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Your medical record is an important document: nonetheless most people do not give it a second thought until it is needed for some reason. This record contains information about your physical health, and much more, history of illness and treatments, intimate details, character and mental state.

It remains mainly up to the individual to verify the accuracy of the record held by your physician, insurance office, hospital, and employer.

You need as a consumer to be aware of your medical records and its findings. This is necessary to inform medical health care providers of you’re past medical conditions and most States do allow the patient to look at his records. To find out how your state handles this question, contact the Department of Health.

Looking at your medical records, and charting if in the hospital, gives you the opportunity to make sure the doctor has written down everything correctly, and that the charting by nurses is un-biased and accurate. For instance you may have told your physician repeatedly that you are having “upset stomach” and he has failed to make a written note of your complaint. This omission could possibly effect the insurance utilization review’s go-ahead for related tests.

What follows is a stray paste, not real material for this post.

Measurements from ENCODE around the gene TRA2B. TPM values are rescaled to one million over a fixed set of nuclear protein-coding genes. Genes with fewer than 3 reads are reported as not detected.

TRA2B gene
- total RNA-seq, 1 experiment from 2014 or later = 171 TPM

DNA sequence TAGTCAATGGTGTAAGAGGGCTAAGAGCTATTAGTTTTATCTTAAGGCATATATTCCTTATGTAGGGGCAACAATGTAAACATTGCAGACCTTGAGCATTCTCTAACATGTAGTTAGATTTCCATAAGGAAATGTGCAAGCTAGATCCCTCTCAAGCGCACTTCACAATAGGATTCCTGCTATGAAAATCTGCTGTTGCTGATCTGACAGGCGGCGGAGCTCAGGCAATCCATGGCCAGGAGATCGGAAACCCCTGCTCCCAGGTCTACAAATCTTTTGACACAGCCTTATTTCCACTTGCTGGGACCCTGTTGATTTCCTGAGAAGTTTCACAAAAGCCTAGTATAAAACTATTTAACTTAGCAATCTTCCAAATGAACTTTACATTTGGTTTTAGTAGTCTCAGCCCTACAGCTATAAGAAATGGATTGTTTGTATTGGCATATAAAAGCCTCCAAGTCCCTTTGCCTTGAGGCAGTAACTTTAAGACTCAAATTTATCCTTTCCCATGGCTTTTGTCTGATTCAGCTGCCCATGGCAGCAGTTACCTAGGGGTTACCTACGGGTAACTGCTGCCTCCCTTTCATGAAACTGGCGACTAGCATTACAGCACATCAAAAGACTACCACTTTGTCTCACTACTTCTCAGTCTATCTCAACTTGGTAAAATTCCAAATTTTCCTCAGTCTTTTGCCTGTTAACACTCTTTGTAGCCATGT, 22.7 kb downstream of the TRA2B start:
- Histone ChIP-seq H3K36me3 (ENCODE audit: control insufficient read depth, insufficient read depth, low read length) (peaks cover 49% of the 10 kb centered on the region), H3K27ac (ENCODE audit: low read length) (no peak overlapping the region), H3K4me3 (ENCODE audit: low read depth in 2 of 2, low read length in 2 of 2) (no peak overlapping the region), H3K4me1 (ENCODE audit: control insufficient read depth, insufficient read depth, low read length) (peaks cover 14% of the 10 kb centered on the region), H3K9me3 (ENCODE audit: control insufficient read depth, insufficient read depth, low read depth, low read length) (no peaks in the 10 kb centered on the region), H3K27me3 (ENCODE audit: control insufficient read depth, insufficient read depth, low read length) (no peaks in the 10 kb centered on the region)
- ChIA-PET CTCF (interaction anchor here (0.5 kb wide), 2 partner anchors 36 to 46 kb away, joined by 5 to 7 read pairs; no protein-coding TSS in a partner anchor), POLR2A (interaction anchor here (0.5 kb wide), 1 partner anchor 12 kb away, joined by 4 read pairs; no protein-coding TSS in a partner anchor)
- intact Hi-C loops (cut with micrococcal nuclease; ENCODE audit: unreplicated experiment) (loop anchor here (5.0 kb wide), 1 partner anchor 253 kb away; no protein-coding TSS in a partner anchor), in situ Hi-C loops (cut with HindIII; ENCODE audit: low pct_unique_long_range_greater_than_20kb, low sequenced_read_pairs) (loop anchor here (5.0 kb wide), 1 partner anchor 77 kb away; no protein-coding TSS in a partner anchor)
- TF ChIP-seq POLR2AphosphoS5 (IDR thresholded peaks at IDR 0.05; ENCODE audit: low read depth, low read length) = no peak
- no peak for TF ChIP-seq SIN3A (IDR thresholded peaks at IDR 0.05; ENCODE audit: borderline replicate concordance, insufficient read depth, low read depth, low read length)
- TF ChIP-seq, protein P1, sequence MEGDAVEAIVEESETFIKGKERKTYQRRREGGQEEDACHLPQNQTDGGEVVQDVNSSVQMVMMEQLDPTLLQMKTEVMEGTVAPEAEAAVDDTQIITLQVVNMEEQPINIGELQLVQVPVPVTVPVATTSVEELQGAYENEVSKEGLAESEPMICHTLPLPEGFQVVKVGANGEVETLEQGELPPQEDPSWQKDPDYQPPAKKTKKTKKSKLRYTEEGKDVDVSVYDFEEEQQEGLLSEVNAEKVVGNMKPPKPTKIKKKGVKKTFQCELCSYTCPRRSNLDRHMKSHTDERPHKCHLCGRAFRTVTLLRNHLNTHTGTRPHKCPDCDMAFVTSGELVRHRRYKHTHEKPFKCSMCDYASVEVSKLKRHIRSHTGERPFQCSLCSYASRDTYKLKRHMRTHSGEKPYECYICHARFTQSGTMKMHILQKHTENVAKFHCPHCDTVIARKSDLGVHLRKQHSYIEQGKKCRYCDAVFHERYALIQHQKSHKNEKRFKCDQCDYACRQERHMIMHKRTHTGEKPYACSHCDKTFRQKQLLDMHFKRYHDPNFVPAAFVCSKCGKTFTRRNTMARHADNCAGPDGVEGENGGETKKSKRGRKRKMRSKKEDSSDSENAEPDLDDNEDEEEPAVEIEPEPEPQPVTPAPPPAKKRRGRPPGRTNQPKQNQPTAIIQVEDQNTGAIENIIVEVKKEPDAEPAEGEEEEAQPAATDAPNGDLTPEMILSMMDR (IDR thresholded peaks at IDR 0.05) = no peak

Nurse’s charting comments should be simply the facts, and no conclusions or diagnoses. Biased comments from nursing staff for instance, noting that a diabetic patient is an “alcoholic” because this disease at times mimics an alcoholic’s behavior. Your doctor alone has the right to diagnos an illness.

This document will be shared with other medical professionals, and is their way of learning about you and your specific problems. Make sure the notes really reflect your illness and are correct. It is a good idea to keep documentation (at home) of your doctor visits, prescriptions, and various medical information, as backup just in case you forget important facts.